Location

Big Sky, Montana

Date

23-6-2009

Session

Session 3 – Poster Session A

Abstract

The current study investigated age-related differences in the detection of collision events in fog. Observers were presented with displays simulating an object moving towards a driver at a constant speed and linear trajectory. The observers’ task was to detect whether the object would collide with them. Fog and display duration of the object were manipulated. We found that performance decreased when fog was simulated for older but not for younger observers. An age-related decrement was also found with shorter display durations. These results suggest that under poor weather conditions with reduced visibility, such as fog, older drivers may have increased accident risk due to decreased ability to detect impending collision events.

Rights

Copyright © 2009 the author(s)

DC Citation

Proceedings of the Fifth International Driving Symposium on Human Factors in Driver Assessment, Training and Vehicle Design, June 22-25, 2009, Big Sky, Montana. Iowa City, IA: Public Policy Center, University of Iowa, 2009: 69-75.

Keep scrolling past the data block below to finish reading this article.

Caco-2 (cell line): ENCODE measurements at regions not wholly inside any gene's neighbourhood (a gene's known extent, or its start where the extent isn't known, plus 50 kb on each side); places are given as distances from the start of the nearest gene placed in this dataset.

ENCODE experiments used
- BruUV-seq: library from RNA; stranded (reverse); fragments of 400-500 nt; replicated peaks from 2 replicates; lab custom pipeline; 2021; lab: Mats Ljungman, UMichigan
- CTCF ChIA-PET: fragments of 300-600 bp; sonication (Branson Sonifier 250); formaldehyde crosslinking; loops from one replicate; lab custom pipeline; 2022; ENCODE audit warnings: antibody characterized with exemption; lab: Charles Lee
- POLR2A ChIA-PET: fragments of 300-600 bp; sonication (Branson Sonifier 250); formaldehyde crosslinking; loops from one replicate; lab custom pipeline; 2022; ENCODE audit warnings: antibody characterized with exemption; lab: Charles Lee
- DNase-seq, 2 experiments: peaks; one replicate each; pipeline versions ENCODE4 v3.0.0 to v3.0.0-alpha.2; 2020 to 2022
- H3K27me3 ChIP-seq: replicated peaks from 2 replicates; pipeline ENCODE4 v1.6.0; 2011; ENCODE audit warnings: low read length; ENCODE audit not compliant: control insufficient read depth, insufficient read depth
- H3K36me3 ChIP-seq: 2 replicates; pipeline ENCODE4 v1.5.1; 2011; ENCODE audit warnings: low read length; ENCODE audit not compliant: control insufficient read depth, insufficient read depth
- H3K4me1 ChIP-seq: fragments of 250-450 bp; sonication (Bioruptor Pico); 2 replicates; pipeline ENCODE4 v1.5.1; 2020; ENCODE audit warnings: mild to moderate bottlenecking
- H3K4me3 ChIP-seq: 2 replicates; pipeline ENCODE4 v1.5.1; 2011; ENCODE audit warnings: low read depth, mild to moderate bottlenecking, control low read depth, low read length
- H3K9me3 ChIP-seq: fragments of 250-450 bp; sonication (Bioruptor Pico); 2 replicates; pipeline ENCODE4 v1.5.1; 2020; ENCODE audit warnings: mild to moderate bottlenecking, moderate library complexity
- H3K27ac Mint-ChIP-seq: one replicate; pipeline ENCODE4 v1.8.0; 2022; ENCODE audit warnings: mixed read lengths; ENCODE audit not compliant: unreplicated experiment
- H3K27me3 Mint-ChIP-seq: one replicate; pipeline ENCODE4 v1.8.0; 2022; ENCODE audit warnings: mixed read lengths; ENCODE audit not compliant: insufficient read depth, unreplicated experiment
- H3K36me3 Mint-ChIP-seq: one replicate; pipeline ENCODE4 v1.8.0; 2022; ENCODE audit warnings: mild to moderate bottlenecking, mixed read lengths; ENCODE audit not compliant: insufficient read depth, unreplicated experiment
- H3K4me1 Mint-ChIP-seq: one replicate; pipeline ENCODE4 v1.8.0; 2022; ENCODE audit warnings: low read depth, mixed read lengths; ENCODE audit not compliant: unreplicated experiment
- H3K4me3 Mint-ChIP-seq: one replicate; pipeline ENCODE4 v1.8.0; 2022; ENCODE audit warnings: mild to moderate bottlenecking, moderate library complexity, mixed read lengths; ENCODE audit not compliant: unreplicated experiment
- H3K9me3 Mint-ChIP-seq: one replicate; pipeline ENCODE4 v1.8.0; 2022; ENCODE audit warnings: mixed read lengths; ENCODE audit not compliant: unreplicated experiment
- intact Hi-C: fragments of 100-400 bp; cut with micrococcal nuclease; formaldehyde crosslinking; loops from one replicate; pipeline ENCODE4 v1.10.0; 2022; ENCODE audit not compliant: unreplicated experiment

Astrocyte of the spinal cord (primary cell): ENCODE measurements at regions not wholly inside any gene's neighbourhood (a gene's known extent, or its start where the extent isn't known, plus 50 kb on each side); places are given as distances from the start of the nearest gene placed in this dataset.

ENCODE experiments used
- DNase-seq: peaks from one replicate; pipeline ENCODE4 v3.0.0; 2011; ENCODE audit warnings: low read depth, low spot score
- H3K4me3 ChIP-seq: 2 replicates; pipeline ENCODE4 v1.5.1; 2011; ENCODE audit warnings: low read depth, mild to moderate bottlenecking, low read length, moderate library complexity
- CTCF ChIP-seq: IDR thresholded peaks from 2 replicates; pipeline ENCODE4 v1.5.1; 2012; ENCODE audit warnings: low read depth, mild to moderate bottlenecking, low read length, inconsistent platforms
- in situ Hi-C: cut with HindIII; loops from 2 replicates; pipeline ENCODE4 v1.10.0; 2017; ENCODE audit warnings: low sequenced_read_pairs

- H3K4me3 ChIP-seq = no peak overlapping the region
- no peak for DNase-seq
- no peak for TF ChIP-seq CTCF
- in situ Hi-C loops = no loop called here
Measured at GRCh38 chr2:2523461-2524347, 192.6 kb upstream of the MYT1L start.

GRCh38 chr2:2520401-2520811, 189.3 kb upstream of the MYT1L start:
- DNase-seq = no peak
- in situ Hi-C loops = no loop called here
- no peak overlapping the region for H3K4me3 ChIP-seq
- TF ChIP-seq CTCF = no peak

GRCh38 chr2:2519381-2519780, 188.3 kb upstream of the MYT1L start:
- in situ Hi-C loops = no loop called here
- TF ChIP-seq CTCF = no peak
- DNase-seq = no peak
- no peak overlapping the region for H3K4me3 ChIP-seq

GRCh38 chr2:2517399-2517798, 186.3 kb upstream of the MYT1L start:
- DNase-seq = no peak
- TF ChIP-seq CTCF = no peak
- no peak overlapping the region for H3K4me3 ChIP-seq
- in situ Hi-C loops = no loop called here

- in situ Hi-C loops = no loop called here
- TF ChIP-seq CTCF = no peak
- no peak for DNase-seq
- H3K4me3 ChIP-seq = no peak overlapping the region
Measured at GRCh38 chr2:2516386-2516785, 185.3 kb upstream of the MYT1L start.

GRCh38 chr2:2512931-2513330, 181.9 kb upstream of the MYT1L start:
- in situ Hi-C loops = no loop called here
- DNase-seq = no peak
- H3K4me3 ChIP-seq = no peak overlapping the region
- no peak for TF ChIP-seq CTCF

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Jun 23rd, 12:00 AM

Aging and the Detection of Collision Events in Fog

Big Sky, Montana

The current study investigated age-related differences in the detection of collision events in fog. Observers were presented with displays simulating an object moving towards a driver at a constant speed and linear trajectory. The observers’ task was to detect whether the object would collide with them. Fog and display duration of the object were manipulated. We found that performance decreased when fog was simulated for older but not for younger observers. An age-related decrement was also found with shorter display durations. These results suggest that under poor weather conditions with reduced visibility, such as fog, older drivers may have increased accident risk due to decreased ability to detect impending collision events.